Divorce can be complex and stressful, but nearly half of marriages end in divorce. There are many thoughts on either spouse’s mind in Waldorf, Maryland. After the final papers of a divorce, people don’t usually think about their estate plan. A person should never forget about updating their estate plan after a divorce.
Failing to update an estate plan
Failing to update estate planning after a divorce can make things messy. An example is a spouse marrying someone with a child from another marriage. The stepparent treats the child like their own and makes them a beneficiary of their estate plan. After the couple’s divorce, they didn’t update the estate plan to include the divorce. If the man dies before changing his estate plan, the courts can only look at the contracts. The ex-spouse may acknowledge she isn’t a beneficiary anymore, but her daughter is on paper. The stepchild could sue to get the settlement of the father-in-law’s estate.
Legal precedents for exes and bequests
Many states automatically revoke bequests and nominations relating to the surviving spouse. Non-probate transfers, such as revocable living trusts or IRAs, pay upon death, but divorce voids them. Pensions and 401(k)s automatically revoke contracts after divorce. Irrevocable trust beneficiary designations won’t automatically void the contract. Most states don’t have codes for what happens with stepchildren after a divorce. People should update their estate plans because states follow the estate plan.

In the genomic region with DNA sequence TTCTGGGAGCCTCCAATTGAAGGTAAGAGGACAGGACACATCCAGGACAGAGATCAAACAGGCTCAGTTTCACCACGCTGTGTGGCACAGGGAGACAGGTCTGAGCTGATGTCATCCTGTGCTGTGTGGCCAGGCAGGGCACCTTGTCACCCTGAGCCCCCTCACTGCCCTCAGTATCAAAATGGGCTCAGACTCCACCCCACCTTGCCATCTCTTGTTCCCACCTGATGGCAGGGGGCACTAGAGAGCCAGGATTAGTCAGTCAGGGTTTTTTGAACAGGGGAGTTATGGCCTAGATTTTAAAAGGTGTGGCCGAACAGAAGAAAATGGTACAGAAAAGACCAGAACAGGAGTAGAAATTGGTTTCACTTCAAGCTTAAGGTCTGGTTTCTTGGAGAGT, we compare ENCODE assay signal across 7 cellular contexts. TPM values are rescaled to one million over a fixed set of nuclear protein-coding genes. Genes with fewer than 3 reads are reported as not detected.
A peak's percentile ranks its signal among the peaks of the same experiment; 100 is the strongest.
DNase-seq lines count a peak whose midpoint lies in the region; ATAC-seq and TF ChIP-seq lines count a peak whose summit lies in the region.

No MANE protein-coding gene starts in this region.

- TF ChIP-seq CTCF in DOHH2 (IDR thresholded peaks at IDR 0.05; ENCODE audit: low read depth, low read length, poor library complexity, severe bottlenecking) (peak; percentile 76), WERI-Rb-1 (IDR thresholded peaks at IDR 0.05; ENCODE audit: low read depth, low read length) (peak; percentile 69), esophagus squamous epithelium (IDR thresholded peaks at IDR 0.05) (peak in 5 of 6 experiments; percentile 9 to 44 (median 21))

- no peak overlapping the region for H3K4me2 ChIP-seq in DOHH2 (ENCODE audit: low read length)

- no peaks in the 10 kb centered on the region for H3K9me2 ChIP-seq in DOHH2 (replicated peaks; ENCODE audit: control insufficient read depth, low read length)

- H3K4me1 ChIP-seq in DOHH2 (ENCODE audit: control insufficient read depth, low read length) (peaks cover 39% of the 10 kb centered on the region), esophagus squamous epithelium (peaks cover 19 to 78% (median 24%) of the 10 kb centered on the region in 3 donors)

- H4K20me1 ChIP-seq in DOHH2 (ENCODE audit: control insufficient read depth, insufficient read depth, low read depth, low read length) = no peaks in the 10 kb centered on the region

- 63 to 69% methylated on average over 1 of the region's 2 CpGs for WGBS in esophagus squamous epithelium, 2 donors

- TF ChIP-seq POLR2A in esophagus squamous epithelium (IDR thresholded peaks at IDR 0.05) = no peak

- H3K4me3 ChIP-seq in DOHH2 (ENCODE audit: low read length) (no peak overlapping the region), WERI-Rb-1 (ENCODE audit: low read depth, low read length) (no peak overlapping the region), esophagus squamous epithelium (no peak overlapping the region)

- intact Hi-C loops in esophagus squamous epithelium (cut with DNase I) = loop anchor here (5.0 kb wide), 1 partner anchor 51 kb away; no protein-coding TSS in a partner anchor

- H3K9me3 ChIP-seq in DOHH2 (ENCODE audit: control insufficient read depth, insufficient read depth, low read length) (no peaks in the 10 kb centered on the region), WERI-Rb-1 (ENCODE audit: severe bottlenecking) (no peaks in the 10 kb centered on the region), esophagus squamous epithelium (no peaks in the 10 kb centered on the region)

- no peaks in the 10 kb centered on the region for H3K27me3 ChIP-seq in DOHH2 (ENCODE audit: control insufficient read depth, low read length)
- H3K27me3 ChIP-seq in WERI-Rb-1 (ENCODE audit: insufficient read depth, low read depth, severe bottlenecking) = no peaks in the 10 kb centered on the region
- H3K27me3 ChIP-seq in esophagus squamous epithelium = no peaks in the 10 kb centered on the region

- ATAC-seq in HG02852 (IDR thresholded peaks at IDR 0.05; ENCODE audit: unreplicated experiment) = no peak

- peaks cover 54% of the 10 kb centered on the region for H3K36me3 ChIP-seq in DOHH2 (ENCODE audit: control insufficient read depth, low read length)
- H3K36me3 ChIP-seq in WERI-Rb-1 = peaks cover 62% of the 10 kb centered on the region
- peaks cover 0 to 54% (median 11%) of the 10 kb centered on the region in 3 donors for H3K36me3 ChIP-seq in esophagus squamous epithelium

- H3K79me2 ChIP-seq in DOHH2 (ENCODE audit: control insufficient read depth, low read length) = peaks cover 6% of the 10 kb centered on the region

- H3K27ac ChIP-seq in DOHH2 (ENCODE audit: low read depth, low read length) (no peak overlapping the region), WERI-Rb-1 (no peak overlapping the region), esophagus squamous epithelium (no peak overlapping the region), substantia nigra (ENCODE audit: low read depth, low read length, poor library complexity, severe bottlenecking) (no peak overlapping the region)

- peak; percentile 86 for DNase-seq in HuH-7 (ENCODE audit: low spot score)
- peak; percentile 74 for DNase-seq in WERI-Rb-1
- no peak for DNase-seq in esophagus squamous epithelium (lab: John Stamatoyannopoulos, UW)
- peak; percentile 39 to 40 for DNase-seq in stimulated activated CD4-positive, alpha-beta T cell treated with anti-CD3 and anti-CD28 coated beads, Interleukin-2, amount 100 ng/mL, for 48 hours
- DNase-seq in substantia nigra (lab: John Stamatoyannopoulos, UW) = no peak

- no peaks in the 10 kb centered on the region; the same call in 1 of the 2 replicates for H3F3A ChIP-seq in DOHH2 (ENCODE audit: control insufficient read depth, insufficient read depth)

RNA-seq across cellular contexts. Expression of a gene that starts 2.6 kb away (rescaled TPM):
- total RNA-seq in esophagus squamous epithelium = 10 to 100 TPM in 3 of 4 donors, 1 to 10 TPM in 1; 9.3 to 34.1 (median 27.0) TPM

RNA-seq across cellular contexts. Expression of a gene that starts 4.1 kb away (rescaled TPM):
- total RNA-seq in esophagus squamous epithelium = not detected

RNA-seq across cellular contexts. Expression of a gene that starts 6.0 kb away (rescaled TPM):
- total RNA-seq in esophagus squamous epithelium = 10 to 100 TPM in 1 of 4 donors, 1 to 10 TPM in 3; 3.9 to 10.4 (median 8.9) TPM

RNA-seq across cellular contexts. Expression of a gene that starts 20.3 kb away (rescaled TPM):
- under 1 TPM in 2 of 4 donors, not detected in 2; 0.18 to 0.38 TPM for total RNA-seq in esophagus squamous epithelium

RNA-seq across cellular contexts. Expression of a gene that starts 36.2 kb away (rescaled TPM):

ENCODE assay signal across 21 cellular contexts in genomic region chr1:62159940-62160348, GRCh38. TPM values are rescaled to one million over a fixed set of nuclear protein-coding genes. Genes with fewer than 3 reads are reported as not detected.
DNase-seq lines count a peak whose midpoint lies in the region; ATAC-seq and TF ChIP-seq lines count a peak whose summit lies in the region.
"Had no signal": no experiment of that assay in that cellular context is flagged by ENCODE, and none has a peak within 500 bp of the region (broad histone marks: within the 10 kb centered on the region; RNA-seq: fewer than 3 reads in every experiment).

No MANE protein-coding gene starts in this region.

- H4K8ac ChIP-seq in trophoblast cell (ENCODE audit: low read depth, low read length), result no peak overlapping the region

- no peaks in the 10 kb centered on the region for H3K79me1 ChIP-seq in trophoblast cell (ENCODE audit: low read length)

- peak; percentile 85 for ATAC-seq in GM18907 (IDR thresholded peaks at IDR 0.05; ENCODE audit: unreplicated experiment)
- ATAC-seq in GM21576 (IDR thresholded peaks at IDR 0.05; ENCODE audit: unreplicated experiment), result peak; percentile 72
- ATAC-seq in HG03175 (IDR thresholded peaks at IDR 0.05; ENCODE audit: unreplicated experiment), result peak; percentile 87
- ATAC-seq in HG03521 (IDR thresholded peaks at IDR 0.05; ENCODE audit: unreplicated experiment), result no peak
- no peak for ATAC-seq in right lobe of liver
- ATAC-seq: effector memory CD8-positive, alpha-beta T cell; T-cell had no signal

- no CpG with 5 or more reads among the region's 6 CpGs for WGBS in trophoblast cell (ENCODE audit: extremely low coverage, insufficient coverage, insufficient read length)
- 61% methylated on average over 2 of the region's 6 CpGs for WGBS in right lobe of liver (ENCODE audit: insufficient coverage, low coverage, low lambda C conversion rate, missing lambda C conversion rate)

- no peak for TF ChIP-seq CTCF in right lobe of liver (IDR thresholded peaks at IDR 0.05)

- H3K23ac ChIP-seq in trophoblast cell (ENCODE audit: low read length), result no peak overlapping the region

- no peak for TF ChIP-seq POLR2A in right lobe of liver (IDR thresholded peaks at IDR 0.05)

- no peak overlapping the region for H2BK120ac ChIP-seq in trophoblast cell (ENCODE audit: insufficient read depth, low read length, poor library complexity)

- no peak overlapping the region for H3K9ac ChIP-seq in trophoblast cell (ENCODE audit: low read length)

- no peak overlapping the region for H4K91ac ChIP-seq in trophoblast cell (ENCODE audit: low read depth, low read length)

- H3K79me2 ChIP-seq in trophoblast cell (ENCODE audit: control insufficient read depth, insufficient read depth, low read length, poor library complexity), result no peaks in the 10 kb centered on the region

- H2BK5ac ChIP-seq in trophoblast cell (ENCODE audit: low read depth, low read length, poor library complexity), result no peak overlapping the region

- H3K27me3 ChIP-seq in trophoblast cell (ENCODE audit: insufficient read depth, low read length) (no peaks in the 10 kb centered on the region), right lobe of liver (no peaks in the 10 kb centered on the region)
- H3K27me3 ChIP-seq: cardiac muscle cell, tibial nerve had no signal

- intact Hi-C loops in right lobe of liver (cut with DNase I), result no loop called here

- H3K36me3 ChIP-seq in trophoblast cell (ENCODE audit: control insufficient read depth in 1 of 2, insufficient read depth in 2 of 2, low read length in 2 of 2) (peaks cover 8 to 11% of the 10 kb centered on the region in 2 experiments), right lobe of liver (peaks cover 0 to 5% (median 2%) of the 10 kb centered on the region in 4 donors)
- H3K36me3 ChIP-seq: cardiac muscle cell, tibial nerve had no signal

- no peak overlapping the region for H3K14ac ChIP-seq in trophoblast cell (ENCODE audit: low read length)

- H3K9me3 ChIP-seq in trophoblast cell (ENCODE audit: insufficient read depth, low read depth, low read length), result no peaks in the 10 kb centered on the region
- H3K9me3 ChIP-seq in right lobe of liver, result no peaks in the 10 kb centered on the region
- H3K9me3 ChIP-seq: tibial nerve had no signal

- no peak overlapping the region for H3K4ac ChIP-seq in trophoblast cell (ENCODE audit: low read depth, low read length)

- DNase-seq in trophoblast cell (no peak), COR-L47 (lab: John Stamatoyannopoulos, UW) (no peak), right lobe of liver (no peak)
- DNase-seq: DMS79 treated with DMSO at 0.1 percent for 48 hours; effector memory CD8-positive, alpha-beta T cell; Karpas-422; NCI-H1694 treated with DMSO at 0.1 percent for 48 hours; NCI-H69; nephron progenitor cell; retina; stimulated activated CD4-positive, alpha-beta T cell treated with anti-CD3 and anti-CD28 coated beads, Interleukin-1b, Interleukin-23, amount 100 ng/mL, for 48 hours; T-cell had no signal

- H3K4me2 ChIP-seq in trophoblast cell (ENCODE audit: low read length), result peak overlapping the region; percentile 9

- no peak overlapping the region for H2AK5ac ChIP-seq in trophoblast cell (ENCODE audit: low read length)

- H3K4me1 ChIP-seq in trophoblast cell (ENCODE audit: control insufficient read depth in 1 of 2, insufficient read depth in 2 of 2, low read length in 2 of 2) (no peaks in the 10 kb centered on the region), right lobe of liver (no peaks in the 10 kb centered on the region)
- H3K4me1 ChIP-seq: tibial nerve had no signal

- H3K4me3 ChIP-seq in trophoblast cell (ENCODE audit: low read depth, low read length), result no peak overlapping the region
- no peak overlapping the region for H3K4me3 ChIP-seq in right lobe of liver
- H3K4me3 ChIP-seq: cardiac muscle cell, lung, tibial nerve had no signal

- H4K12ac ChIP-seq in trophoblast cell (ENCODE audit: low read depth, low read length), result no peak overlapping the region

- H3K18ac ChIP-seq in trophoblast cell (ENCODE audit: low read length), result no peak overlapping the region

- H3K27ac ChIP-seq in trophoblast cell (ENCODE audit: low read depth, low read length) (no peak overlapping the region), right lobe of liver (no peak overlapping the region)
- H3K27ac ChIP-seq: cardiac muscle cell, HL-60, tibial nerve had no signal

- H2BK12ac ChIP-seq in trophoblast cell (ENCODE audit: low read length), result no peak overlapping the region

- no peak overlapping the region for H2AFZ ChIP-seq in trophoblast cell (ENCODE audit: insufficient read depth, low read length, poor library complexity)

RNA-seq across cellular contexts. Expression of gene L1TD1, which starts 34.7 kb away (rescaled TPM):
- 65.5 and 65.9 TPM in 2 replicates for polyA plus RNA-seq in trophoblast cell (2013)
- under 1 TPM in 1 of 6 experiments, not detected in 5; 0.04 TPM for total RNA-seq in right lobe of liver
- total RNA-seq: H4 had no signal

The emotional attachment for stepchildren doesn’t usually end after a divorce. Spouses should update the estate plan if they think differently after a divorce. Updating estate plans help clarify the state of mind of a person in the present. While non-probate transfer contracts will automatically void, stepchildren or ex-spouses may challenge the decision. Irrevocable life insurance trusts only revoke beneficiaries if the document states it.